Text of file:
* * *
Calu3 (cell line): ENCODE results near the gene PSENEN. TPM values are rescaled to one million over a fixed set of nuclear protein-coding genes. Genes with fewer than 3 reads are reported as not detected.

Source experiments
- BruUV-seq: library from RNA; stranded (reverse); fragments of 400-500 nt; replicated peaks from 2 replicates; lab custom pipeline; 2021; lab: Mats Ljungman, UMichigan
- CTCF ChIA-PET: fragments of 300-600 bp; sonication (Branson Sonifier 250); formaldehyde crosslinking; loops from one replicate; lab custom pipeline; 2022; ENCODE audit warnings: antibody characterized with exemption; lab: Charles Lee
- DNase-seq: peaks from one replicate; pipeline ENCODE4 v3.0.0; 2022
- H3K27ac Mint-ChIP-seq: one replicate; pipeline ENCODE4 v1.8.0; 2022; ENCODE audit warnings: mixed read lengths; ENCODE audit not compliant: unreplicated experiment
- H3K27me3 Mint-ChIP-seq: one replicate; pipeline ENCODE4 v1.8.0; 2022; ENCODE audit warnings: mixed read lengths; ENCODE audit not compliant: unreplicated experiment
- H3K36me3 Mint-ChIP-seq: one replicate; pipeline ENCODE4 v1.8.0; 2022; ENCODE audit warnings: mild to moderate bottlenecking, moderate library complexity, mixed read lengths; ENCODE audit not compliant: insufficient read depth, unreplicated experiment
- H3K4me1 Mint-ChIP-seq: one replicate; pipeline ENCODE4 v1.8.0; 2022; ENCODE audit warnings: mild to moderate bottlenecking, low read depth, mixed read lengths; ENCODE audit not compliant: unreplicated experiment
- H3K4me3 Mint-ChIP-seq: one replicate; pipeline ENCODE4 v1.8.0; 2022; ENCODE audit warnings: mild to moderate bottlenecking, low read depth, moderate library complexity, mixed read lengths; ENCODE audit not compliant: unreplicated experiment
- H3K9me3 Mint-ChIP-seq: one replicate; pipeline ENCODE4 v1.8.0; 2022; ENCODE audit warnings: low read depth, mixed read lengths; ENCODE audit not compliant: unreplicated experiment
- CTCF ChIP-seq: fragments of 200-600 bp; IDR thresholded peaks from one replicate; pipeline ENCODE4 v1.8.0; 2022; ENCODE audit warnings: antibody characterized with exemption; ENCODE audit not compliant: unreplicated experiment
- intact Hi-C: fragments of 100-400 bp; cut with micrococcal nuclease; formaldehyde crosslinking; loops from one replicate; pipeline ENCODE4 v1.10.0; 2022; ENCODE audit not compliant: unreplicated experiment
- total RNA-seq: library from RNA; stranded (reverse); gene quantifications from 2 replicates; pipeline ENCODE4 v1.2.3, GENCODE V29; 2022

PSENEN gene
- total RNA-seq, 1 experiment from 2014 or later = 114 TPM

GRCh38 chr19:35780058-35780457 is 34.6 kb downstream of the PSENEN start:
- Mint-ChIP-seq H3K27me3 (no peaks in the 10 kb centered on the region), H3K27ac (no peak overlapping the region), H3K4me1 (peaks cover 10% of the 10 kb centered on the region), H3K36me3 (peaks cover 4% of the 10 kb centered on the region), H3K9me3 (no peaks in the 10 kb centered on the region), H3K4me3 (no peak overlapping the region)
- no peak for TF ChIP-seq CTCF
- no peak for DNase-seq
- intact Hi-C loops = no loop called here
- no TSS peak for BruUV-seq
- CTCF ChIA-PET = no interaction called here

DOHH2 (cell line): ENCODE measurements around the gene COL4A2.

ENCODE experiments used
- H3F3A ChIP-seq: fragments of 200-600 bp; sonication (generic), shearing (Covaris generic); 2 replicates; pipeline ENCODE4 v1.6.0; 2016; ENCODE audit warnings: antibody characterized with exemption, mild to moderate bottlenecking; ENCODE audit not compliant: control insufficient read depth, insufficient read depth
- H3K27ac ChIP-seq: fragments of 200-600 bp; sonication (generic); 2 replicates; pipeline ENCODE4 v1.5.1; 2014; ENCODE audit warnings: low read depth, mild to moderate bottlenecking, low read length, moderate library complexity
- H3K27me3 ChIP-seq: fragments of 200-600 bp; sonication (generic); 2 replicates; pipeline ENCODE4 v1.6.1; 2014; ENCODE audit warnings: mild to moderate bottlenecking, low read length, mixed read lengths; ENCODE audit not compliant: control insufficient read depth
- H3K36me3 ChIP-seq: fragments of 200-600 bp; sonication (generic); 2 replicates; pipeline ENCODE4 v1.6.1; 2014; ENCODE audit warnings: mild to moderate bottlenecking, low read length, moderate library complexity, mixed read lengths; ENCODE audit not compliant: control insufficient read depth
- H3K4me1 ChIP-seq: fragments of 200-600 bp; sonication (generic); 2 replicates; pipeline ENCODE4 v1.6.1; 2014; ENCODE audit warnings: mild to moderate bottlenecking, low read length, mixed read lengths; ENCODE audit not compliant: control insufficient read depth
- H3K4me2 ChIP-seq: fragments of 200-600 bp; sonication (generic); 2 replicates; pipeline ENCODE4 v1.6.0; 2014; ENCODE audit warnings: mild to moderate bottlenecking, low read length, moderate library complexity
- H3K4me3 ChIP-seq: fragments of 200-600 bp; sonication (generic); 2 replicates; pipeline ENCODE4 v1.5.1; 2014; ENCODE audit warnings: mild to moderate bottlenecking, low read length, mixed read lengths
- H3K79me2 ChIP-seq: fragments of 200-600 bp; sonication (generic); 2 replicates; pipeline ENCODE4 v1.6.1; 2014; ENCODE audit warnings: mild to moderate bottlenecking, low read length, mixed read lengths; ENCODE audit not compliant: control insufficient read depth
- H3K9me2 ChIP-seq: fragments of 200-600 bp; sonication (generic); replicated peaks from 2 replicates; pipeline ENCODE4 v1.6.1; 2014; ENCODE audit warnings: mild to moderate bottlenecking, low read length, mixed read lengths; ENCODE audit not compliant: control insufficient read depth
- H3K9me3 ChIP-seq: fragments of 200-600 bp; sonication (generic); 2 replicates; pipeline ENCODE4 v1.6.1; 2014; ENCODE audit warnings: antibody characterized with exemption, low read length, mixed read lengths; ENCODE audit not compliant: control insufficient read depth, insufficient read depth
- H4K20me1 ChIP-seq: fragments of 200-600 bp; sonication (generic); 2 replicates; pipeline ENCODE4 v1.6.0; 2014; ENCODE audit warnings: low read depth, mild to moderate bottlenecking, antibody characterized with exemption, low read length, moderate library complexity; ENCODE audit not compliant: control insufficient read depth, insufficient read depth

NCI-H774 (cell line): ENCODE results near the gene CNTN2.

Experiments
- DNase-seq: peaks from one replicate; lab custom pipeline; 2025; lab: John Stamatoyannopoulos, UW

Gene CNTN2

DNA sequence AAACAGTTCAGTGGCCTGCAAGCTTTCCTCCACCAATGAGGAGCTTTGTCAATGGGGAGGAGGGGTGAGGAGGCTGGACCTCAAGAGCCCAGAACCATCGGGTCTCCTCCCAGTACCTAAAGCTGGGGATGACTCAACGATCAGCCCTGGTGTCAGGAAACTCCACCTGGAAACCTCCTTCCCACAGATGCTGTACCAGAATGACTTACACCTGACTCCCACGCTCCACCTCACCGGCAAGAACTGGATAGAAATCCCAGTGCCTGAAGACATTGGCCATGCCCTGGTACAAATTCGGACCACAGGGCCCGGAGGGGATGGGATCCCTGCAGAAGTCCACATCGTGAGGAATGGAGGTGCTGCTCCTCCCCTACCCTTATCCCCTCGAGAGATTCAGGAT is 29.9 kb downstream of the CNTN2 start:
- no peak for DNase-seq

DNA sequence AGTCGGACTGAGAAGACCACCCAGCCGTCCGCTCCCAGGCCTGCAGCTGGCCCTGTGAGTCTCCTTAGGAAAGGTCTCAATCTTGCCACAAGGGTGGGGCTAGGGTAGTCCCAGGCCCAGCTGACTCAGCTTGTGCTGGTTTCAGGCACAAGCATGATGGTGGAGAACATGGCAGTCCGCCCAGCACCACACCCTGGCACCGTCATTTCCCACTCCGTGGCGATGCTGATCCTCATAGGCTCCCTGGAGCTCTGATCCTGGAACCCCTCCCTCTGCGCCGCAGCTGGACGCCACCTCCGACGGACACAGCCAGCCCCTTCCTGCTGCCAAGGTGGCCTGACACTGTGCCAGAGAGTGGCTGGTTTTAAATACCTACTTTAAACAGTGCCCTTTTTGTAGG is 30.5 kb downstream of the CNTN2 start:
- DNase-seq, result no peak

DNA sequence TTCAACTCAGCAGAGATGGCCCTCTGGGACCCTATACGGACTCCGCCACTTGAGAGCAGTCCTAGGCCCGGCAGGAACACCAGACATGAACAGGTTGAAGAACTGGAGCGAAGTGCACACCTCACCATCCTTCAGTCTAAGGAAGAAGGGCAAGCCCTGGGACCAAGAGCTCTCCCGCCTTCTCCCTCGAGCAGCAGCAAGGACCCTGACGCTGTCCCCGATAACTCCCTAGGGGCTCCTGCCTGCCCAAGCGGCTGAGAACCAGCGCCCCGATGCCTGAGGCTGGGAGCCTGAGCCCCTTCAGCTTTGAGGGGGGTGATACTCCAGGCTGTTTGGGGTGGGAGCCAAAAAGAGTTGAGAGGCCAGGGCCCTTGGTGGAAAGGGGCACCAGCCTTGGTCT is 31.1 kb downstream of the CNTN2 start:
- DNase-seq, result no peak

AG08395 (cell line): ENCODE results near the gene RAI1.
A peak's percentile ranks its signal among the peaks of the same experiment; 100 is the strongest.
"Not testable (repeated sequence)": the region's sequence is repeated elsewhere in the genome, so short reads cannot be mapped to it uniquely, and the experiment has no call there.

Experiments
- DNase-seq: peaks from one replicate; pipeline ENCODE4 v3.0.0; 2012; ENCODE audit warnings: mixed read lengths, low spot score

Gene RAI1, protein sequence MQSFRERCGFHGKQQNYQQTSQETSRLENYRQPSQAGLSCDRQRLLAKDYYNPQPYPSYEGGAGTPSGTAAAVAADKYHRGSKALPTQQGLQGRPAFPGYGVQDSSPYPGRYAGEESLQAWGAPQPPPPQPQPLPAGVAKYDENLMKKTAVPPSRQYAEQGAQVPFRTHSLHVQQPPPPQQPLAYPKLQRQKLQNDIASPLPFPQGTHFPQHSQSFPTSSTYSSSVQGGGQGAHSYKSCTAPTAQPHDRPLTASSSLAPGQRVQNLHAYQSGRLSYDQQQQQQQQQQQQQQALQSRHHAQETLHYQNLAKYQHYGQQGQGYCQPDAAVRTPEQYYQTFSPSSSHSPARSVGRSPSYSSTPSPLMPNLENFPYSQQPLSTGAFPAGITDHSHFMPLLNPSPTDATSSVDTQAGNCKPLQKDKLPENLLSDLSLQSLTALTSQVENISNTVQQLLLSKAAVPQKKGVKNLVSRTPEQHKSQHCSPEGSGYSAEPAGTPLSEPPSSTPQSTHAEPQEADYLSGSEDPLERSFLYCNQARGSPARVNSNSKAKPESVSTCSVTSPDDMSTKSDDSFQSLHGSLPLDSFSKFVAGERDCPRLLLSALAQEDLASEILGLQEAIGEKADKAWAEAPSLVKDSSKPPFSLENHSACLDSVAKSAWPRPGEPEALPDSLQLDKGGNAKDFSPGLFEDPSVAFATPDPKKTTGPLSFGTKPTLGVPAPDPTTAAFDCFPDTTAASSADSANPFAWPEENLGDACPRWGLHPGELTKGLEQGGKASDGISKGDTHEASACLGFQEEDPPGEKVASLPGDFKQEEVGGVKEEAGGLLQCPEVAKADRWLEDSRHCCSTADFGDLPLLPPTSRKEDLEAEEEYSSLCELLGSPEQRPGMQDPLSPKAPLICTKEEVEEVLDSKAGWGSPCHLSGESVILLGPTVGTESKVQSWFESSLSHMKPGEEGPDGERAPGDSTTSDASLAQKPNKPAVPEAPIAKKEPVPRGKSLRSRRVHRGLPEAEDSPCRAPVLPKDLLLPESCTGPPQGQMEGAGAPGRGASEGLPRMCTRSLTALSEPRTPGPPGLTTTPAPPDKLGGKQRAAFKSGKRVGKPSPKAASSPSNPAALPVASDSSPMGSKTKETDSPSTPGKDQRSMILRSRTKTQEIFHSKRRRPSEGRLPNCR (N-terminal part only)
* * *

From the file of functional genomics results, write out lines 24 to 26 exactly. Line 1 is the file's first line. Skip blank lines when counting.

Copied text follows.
DOHH2 (cell line): ENCODE measurements around the gene COL4A2.

ENCODE experiments used
- H3F3A ChIP-seq: fragments of 200-600 bp; sonication (generic), shearing (Covaris generic); 2 replicates; pipeline ENCODE4 v1.6.0; 2016; ENCODE audit warnings: antibody characterized with exemption, mild to moderate bottlenecking; ENCODE audit not compliant: control insufficient read depth, insufficient read depth